New Rochelle Centennial Half-Dollar

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New Rochelle Sestercentennial Half-Dollar
United States
Value .50 U.S. dollars
Mass 12.5 g
Diameter 30.6 mm
Thickness ? mm
Edge Reeded
Composition 90.0% Ag
10.0% Cu
Years of minting 1938
Catalog number -
New rochelle half dollar commemorative obverse.jpg
Design John Pell and "Fatte Calfe"
Designer Gertrude K. Lathrop
New rochelle half dollar commemorative reverse.jpg
Design Fleur de lis
Designer Gertrude K. Lathrop

The New Rochelle Sestercentennial Half-Dollar (1938) was minted to celebrate the 250th anniversary of the settlement of New Rochelle in Westchester County, New York. Artist and sculptor Gertrude K. Lathrop was chosen to design the coin. It was the last new commemorative coin issued by the U.S. Mint prior to World War II and was the last brand-new “commem” to appear for nearly a decade. New Rochelle is one of only ten cities to have been commemorated with a spendable coin minted by the federal government.[1]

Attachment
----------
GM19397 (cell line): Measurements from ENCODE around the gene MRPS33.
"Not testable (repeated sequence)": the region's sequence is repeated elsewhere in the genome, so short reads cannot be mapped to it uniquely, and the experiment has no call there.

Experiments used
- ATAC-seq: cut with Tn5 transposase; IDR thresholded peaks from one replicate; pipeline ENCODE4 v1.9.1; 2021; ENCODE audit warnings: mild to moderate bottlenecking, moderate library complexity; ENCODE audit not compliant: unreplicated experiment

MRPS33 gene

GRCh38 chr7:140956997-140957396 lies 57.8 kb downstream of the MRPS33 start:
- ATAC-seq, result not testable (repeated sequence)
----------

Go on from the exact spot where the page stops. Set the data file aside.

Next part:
The obverse shows a fatted calf being roped and held by a man in elegant dress who is presumed to be John Pell. Arranged in arcs around the periphery and separated by asterisks are the legends "NEW•ROCHELLE•NEW•YORK" and "SETTLED• 1688•INCORPORATED•1899". The artist’s initials "GKL" appear to the right of the calf’s forelegs. The design is historically significant for it was Pell, the Lord of Pelham Manor, who sold 6,000 acres of land to French Huguenot settlers for New Rochelle in 1688. One of the conditions was that Jacob Leisler, the man commissioned to handle the transaction for the settlers, would give to Pell and his heirs "one fatte calfe" on the 20th day of June every year thereafter, if they demanded. [2]


The coin’s reverse depicts a Fleur de lis, an element found within the city’s coat of arms and borrowed from the arms of La Rochelle, France. Arranged in arcs around the periphery are the statutory inscriptions "UNITED•STATES•OF•AMERICA, E•PLURIBUS•UNUM, LIBERTY" and "IN• GOD•WE•TRUST". The date 1938 and value "HALF•DOLLAR" appear at the bottom in two lines. [3]


The New Rochelle centennial half dollar was minted exclusively at the Philadelphia Mint. A total of 15,266 coins were produced.[4]

See also[edit]